Let’s talk about doctor’s pay

Doctors have been given benefits under incorporation in lieu of receiving wage hikes and that’s not right. Doctors are on both sides of the issue. The Canadian Medical Association has come out against any changes to these benefits while 450 doctors signed an open letter to Finance Minister Morneau in favour of tax reform.

  Dr. Rita McCracken supports tax reform. Photo: Huffington Post

The existing tax system allows for the questionable practice of “income sprinkling” where family members are paid even when they don’t contribute to the doctor’s business. In Ontario, children and spouses are allowed to be paid as members of doctor’s corporate boards.

Doctor practices are unlike other small business. They operate private businesses while being paid through the public healthcare system.

Some doctors are uncomfortable the existing breaks. Dr. Hasan Sheikh says:

“There is nothing unique about a physician’s work that makes income sprinkling okay for them and not for others (Globe and Mail Sept. 22, 2017.)”

As usual, proposed tax changes are political fodder. Some premiers have condemned them, even though the details have yet to be released. Manitoba Premier Brian Pallister calls them “class warfare.” Nova Scotia Premier Stephan McNeil worries about the ability to attract doctors and small business to the province. B.C. Finance Minister Carole James concerns are more nuanced:

“I certainly believe in closing tax loopholes, I believe that’s important, but I also don’t believe there was good consultation done.”

That’s Morneau’s failing. He announced the changes in the downtime of summer and faces a storm brewing in the fall. Only now is he consulting provinces.

One of the doctors in favour of tax reforms is Dr. Ritika Goel. The existing system doesn’t even benefit all doctors fairly:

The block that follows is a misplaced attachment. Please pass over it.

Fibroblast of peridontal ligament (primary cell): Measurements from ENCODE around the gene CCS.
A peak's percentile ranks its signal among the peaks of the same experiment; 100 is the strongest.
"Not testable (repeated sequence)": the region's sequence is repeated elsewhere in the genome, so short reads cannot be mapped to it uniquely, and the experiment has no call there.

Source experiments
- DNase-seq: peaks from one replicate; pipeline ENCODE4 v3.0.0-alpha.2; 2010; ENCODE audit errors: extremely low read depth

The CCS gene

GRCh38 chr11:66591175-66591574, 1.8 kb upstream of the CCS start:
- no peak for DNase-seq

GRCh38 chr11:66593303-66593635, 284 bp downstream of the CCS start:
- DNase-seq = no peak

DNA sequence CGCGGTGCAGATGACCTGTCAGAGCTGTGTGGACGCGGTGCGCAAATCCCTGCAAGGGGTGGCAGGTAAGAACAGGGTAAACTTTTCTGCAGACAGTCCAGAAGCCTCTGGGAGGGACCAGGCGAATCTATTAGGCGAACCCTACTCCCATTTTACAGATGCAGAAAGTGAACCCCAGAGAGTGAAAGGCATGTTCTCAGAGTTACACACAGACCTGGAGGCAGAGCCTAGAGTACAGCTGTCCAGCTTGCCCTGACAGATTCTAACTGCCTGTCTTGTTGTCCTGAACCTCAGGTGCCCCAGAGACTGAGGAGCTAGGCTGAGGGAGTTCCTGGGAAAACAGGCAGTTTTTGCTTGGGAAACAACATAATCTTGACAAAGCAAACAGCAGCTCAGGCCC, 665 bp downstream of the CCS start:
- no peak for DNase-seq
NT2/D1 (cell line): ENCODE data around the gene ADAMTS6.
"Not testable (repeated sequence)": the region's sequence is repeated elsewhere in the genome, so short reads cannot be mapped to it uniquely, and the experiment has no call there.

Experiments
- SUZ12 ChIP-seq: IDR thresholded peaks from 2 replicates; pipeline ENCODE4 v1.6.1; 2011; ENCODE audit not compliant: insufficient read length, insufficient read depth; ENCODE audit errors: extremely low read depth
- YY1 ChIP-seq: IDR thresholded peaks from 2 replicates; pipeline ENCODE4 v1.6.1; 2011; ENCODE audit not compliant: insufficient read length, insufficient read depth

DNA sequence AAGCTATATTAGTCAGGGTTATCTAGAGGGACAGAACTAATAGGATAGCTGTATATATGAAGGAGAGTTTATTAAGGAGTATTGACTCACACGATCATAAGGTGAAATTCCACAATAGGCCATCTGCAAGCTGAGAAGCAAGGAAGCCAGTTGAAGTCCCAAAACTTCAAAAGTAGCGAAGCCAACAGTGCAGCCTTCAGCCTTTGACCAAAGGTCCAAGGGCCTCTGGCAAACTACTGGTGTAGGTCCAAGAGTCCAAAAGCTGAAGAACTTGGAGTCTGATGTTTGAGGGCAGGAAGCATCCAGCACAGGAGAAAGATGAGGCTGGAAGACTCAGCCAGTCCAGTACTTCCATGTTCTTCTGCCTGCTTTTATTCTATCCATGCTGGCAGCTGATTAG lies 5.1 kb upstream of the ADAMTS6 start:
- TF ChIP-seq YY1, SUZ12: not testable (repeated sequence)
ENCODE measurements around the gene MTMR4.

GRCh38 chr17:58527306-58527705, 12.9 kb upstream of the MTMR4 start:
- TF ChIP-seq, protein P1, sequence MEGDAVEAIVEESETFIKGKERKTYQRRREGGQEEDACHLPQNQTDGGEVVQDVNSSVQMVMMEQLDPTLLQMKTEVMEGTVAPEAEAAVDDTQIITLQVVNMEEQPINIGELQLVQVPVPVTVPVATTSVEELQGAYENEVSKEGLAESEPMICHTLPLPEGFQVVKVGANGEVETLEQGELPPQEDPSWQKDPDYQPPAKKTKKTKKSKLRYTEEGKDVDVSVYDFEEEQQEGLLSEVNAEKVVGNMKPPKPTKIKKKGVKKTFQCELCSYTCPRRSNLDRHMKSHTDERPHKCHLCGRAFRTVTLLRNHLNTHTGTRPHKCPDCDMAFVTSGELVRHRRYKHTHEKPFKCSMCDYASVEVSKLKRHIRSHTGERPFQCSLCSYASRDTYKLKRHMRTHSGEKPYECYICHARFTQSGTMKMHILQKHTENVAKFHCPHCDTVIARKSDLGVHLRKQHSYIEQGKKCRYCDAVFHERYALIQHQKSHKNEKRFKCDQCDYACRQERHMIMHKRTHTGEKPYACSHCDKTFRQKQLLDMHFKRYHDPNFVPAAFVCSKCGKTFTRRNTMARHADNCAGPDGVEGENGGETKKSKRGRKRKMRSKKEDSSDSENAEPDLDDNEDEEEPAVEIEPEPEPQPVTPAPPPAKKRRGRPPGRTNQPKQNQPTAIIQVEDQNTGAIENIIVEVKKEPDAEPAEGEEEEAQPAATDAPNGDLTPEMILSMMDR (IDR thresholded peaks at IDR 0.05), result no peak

“So, for example, if you have a single mother who is a physician she would be paying higher tax rate than a mother with a spouse that she’s able to income sprinkle and we don’t believe that’s fair (CBC’s The Current, Sept. 19, 2017).”

Another doctor is opposed to the changes. While acknowledging the issue of tax-fairness, she is bitter about existing compensation. Dr. Brenna Velker told The Current:

“I think that as physicians, you know, we all understand that those who make more money need to pay more tax, that’s how society works. The problem that I think a lot of us are running into is that we’re feeling really beat down. So, any of the forms that I fill out and of the phone calls that I make, or you know, e-mails, or anything like that, any other communication with my patients is unpaid. You know, it really leaves a bad taste in your mouth.”

Doctors deserve fair wages. They are dedicated and hard working. They incur more student debt and they start earning money later in their career.

“Let’s stop talking about propping up a broken tax system that benefits some Canadians and not others based on the title of their profession and not the nature of it,” adds Dr. Sheikh.

Instead of granting doctors dubious tax breaks, they should be given appropriate pay and benefits that dignify their profession.


Solitary confinement is torture

Canada’s dirty little secret is out. We torture one out of every four federal prisoners for no good reason. Sure, solitary confinement doesn’t seem like torture on the scale of, say, waterboarding but the effects are devastating.